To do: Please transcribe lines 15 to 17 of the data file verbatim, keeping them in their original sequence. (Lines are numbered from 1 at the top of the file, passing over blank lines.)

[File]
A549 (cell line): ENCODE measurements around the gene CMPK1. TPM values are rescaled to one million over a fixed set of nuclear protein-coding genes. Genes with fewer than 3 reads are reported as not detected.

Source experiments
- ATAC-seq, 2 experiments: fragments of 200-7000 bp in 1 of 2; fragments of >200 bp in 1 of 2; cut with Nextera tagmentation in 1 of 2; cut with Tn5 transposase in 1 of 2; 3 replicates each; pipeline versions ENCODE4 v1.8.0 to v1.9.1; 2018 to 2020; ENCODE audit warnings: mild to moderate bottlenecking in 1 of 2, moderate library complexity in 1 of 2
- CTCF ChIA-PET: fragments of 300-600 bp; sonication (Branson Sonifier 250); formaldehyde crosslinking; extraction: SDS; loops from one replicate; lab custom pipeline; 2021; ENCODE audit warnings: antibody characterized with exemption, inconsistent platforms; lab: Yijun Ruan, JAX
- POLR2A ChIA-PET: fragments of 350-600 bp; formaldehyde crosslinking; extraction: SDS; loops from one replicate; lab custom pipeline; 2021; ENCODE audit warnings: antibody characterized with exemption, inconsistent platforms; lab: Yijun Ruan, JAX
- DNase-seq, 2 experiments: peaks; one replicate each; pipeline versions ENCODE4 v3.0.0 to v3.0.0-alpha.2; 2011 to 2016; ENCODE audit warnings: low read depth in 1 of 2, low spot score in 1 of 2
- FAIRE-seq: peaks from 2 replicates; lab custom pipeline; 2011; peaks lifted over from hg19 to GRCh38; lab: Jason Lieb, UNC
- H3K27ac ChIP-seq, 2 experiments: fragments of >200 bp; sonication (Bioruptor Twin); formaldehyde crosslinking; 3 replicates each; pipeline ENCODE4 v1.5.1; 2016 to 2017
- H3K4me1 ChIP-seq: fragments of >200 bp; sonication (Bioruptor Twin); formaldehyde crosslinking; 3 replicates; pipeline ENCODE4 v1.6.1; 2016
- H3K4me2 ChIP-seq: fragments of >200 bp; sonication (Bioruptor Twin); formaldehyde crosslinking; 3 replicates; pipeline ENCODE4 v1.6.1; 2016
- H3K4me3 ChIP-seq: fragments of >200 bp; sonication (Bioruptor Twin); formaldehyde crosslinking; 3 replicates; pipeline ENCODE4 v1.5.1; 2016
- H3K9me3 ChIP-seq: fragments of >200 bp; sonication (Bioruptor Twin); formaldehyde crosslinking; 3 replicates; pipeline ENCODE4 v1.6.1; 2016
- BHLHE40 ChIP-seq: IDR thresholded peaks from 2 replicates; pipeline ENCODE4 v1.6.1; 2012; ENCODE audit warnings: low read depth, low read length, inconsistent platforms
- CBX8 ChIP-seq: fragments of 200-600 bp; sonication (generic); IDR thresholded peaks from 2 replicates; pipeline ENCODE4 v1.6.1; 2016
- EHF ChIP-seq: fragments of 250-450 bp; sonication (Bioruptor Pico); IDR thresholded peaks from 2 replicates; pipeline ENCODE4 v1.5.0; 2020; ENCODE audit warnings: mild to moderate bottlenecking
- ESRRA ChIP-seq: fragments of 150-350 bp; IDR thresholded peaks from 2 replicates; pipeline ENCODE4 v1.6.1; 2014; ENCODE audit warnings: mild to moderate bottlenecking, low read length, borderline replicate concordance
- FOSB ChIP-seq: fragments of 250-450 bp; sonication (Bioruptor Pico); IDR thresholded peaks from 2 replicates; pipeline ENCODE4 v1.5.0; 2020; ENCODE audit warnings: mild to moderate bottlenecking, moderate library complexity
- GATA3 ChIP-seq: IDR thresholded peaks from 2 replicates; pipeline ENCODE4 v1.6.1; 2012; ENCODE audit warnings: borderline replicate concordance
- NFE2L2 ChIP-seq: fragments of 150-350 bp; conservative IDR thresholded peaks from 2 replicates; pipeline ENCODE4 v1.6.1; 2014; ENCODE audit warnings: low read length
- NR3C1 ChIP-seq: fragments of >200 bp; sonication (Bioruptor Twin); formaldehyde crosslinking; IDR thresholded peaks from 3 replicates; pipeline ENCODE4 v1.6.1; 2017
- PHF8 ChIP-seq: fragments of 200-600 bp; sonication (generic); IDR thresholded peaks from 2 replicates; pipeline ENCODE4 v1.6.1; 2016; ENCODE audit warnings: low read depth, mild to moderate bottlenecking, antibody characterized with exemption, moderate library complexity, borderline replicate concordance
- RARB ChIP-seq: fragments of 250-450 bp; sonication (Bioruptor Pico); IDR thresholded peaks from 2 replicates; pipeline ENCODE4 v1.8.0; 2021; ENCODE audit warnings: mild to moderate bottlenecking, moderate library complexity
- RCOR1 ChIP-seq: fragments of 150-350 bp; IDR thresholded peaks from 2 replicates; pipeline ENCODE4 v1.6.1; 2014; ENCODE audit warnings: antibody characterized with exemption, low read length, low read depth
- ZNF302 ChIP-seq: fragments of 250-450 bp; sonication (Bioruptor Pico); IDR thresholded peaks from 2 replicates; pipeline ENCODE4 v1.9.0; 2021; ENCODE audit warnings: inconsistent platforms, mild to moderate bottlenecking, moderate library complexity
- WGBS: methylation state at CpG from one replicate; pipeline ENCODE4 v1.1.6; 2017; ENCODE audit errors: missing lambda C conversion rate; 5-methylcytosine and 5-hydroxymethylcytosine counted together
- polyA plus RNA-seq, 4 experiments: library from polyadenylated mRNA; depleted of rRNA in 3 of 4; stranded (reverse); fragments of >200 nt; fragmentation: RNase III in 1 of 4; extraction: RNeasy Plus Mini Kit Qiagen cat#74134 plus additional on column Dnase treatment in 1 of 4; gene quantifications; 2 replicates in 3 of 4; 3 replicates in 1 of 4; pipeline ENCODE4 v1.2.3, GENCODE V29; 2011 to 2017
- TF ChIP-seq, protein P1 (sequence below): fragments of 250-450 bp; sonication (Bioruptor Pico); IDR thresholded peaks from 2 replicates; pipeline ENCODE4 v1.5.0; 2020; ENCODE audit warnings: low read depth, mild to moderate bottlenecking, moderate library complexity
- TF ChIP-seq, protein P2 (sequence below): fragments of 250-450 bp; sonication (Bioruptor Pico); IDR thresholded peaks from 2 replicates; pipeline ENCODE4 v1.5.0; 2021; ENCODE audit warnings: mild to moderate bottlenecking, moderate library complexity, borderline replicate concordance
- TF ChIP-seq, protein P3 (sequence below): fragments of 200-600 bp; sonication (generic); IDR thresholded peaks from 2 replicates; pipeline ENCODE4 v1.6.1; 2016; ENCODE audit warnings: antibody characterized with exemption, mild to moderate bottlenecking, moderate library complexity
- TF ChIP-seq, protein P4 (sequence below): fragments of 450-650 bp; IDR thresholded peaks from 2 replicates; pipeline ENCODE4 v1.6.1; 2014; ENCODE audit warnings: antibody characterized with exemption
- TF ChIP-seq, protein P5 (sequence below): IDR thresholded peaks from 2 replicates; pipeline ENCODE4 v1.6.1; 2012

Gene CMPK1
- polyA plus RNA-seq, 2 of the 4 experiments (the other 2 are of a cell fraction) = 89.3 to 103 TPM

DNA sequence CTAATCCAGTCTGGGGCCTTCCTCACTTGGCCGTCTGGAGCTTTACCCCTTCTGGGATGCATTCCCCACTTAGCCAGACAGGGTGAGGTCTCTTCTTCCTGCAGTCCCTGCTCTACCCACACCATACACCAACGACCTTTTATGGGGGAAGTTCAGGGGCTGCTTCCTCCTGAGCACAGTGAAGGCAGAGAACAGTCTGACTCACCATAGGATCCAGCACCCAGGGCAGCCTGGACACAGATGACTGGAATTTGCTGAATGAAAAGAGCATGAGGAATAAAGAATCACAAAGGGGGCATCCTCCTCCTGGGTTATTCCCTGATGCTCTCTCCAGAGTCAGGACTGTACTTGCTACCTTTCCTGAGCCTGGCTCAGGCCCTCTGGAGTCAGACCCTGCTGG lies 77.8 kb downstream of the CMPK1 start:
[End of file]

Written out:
- EHF ChIP-seq: fragments of 250-450 bp; sonication (Bioruptor Pico); IDR thresholded peaks from 2 replicates; pipeline ENCODE4 v1.5.0; 2020; ENCODE audit warnings: mild to moderate bottlenecking
- ESRRA ChIP-seq: fragments of 150-350 bp; IDR thresholded peaks from 2 replicates; pipeline ENCODE4 v1.6.1; 2014; ENCODE audit warnings: mild to moderate bottlenecking, low read length, borderline replicate concordance
- FOSB ChIP-seq: fragments of 250-450 bp; sonication (Bioruptor Pico); IDR thresholded peaks from 2 replicates; pipeline ENCODE4 v1.5.0; 2020; ENCODE audit warnings: mild to moderate bottlenecking, moderate library complexity